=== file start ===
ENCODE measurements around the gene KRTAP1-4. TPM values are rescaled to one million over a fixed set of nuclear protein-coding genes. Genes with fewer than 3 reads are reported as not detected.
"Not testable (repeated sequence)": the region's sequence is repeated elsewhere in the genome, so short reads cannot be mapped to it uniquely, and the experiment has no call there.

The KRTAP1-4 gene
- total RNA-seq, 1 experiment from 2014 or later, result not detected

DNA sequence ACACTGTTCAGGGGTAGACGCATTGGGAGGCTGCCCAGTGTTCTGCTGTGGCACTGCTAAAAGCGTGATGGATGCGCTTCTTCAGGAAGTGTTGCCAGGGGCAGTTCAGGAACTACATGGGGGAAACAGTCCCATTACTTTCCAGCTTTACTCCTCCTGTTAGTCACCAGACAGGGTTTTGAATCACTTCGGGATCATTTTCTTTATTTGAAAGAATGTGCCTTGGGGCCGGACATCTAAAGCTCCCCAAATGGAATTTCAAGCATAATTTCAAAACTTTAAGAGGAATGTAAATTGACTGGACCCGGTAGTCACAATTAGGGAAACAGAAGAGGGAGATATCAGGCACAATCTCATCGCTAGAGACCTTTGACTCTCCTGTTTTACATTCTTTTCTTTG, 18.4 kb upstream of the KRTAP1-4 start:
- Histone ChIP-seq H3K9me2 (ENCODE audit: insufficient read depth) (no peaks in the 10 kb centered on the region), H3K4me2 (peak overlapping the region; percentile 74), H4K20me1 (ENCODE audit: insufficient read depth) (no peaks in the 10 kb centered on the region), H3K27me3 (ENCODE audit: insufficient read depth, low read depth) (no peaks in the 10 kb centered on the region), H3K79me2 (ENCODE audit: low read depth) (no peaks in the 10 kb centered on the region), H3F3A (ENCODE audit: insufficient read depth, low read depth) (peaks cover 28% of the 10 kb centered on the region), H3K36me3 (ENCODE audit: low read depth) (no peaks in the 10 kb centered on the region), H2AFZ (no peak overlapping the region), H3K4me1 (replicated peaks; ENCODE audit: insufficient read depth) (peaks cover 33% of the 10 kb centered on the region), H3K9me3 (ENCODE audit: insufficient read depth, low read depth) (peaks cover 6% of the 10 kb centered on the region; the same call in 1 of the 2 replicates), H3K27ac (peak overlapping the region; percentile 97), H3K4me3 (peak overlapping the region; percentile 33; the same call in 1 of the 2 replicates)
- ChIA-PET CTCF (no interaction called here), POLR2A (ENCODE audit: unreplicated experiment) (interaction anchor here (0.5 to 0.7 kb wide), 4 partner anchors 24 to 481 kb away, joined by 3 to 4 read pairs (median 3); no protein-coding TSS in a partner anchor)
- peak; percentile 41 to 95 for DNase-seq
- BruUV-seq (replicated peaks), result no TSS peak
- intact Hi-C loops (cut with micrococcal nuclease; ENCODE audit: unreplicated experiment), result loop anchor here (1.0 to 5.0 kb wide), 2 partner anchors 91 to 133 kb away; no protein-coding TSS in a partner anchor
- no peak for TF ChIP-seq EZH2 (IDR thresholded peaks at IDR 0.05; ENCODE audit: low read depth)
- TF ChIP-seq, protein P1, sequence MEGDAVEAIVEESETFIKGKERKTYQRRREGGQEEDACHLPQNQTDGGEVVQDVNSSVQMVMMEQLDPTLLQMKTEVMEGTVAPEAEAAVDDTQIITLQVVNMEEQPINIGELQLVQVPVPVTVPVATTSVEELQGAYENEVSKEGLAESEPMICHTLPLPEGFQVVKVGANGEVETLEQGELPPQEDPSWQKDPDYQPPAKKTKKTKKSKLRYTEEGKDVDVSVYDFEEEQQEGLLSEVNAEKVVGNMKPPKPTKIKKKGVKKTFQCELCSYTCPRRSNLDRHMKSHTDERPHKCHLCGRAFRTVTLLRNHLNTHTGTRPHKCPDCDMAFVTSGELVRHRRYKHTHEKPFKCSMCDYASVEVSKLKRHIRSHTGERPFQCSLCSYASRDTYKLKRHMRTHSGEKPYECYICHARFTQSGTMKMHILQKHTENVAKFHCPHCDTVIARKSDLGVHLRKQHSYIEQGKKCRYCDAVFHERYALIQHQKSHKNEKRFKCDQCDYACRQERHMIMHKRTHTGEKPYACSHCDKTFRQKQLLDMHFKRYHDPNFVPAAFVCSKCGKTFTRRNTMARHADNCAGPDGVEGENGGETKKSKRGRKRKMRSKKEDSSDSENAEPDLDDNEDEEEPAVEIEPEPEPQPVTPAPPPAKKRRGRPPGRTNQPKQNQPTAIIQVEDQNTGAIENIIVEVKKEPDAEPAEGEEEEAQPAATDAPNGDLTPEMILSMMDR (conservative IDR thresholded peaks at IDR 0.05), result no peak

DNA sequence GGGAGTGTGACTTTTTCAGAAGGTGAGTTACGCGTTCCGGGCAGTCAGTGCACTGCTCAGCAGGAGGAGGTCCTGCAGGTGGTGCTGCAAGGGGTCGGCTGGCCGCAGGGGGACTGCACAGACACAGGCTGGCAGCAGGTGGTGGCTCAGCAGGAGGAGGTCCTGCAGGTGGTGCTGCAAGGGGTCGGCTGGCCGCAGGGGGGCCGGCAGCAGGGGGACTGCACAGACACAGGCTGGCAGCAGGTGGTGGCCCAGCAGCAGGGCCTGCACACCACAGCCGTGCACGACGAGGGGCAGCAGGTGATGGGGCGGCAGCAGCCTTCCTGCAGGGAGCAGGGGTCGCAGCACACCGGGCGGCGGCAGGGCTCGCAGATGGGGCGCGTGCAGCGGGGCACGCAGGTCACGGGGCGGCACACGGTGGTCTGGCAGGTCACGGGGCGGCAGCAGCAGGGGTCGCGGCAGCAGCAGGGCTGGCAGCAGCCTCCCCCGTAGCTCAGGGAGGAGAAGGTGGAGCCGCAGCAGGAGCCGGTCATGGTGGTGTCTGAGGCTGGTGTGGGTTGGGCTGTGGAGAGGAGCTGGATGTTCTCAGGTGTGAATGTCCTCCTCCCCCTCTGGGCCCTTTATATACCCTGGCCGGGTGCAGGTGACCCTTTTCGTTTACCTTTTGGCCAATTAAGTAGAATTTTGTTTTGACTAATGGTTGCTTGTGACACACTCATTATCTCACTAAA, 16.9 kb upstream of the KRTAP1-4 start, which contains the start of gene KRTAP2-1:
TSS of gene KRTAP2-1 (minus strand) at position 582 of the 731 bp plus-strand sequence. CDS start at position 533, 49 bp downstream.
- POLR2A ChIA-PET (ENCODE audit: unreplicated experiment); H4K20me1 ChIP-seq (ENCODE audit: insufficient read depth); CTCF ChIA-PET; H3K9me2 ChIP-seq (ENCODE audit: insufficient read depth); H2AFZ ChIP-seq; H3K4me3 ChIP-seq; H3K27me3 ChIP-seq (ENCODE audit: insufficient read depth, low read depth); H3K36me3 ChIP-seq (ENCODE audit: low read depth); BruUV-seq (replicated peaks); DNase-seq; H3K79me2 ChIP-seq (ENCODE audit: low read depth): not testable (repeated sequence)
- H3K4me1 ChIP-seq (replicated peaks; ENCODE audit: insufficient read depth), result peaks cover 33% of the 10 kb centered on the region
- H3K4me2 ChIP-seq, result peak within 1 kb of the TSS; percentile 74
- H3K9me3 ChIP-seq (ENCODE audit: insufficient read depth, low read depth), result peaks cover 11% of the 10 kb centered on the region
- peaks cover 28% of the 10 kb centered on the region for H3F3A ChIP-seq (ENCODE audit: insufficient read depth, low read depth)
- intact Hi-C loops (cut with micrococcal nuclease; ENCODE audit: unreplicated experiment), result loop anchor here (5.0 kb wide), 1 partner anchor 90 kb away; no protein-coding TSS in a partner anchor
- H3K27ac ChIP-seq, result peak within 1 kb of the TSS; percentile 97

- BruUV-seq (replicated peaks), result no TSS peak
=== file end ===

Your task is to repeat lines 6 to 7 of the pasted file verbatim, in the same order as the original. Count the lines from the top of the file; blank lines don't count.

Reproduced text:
- Histone ChIP-seq H3K9me2 (ENCODE audit: insufficient read depth) (no peaks in the 10 kb centered on the region), H3K4me2 (peak overlapping the region; percentile 74), H4K20me1 (ENCODE audit: insufficient read depth) (no peaks in the 10 kb centered on the region), H3K27me3 (ENCODE audit: insufficient read depth, low read depth) (no peaks in the 10 kb centered on the region), H3K79me2 (ENCODE audit: low read depth) (no peaks in the 10 kb centered on the region), H3F3A (ENCODE audit: insufficient read depth, low read depth) (peaks cover 28% of the 10 kb centered on the region), H3K36me3 (ENCODE audit: low read depth) (no peaks in the 10 kb centered on the region), H2AFZ (no peak overlapping the region), H3K4me1 (replicated peaks; ENCODE audit: insufficient read depth) (peaks cover 33% of the 10 kb centered on the region), H3K9me3 (ENCODE audit: insufficient read depth, low read depth) (peaks cover 6% of the 10 kb centered on the region; the same call in 1 of the 2 replicates), H3K27ac (peak overlapping the region; percentile 97), H3K4me3 (peak overlapping the region; percentile 33; the same call in 1 of the 2 replicates)
- ChIA-PET CTCF (no interaction called here), POLR2A (ENCODE audit: unreplicated experiment) (interaction anchor here (0.5 to 0.7 kb wide), 4 partner anchors 24 to 481 kb away, joined by 3 to 4 read pairs (median 3); no protein-coding TSS in a partner anchor)